I’m currently reading the book The Most Important Thing: Uncommon Sense for the Thoughtful Investor by Howard Marks. Inside, he talks a lot about risk. Most people seems to grasp the idea that riskier investments offer the prospect of higher returns. Stocks are expected to offer higher returns than cash or bonds. Bonds are considered less risky, and thus return less. However, Marks states that too many people have a simplistic risk/return relationship in their heads:
Source: Table 5.1, The Most Important Thing
However, there is no requirement that riskier investments will actually provide those higher returns. It’s only the average expected returns that are higher, but since the uncertainty is also higher. Put another way, the distribution of potential returns is wider. To be more precise, he shares this risk/expected return chart instead:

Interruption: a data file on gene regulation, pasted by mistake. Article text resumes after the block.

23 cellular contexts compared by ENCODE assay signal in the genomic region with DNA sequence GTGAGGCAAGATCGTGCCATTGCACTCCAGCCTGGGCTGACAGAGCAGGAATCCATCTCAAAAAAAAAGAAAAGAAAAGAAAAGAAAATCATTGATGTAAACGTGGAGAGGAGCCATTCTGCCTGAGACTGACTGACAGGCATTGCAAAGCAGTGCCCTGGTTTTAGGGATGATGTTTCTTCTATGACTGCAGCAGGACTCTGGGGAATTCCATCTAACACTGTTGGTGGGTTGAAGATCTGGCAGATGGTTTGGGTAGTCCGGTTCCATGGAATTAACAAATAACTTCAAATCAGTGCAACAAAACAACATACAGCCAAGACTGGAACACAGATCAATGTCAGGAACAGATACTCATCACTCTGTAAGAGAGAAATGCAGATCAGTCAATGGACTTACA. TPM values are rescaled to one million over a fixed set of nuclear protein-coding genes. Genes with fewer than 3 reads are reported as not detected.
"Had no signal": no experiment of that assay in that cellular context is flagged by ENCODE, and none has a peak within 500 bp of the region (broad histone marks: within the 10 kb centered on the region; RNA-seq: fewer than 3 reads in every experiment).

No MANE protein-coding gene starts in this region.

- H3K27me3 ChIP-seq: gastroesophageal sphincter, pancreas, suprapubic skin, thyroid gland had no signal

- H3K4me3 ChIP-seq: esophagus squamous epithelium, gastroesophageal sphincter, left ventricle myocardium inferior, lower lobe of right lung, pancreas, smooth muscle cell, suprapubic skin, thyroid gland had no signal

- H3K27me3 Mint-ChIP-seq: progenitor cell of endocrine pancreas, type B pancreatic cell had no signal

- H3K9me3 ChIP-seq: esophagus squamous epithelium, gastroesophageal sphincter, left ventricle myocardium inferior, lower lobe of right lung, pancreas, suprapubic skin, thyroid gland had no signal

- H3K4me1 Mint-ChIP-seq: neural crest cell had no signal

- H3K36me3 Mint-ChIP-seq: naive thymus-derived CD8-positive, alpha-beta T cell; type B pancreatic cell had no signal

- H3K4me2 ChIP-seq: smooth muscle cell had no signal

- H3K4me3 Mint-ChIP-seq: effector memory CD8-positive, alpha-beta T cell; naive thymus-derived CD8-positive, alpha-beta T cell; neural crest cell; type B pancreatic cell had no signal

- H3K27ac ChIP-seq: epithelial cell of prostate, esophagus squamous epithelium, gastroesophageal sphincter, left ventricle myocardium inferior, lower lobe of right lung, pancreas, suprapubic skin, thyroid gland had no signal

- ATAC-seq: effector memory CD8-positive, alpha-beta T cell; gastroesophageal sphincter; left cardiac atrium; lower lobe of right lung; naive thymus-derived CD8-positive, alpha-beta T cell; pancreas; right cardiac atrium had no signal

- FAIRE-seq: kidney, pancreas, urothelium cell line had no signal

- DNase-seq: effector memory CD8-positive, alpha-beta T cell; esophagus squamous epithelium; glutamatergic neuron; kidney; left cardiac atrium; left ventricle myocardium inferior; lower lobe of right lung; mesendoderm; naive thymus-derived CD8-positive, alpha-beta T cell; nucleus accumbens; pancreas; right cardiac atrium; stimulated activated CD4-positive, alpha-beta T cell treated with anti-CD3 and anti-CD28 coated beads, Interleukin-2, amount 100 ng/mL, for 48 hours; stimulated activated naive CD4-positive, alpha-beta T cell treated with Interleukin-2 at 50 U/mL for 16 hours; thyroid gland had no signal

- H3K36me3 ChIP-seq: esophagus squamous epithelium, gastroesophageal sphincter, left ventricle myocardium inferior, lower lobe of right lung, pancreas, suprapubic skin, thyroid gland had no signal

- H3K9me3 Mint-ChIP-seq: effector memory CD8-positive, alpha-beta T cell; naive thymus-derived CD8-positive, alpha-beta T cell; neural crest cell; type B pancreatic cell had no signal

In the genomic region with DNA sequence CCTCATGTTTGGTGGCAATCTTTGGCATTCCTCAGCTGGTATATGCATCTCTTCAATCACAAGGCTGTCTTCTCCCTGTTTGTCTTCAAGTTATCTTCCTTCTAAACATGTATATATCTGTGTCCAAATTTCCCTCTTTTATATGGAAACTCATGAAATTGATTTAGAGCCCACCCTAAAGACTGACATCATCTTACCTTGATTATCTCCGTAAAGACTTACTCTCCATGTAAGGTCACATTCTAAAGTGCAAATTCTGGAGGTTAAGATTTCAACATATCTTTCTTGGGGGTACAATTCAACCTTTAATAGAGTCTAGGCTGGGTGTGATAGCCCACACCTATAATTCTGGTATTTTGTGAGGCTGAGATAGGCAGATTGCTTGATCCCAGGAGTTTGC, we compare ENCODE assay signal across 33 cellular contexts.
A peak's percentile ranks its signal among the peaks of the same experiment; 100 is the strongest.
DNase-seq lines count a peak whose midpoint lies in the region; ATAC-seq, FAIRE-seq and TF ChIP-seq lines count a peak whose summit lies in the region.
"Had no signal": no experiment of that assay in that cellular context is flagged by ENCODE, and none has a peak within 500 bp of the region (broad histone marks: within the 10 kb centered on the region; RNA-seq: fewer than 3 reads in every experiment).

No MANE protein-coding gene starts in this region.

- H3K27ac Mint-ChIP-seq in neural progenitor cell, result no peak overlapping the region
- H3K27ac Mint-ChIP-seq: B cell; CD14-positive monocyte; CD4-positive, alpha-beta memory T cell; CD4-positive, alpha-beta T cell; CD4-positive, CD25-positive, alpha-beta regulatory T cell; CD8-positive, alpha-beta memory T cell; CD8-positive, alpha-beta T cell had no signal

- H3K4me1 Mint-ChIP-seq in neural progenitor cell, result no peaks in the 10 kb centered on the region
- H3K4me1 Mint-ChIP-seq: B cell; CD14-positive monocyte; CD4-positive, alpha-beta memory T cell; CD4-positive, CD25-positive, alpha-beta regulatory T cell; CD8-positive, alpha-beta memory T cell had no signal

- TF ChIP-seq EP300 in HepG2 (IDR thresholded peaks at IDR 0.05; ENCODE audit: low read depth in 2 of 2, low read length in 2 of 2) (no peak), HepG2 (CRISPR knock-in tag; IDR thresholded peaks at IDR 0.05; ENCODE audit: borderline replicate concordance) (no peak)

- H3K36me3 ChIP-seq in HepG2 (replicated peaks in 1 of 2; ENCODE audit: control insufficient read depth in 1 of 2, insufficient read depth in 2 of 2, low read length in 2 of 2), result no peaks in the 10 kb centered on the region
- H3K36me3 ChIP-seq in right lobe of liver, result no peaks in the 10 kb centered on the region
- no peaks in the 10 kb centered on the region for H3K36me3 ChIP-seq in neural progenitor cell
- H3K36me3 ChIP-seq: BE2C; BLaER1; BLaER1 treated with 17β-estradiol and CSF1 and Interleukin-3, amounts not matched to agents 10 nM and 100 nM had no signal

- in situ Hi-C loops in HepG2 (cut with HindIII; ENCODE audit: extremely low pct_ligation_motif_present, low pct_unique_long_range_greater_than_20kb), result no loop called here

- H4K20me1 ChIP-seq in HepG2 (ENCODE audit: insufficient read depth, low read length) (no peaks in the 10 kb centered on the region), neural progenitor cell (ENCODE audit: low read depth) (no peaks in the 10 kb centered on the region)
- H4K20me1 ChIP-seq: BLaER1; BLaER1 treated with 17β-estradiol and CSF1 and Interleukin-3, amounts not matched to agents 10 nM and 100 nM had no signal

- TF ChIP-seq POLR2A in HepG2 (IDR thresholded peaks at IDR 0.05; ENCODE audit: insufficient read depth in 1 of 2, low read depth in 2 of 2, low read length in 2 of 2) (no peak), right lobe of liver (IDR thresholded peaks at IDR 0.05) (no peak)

Source: Table 5.2, The Most Important Thing
When I started investing several years ago, I remember reading several personal finance articles that responded to questions from older investors that had some catching up to do with their nest eggs. The solution was simple – own more stocks! You’ll need the extra return, they reasoned. That’s exactly the wrong way to think. There is no easy shortcut to saving more.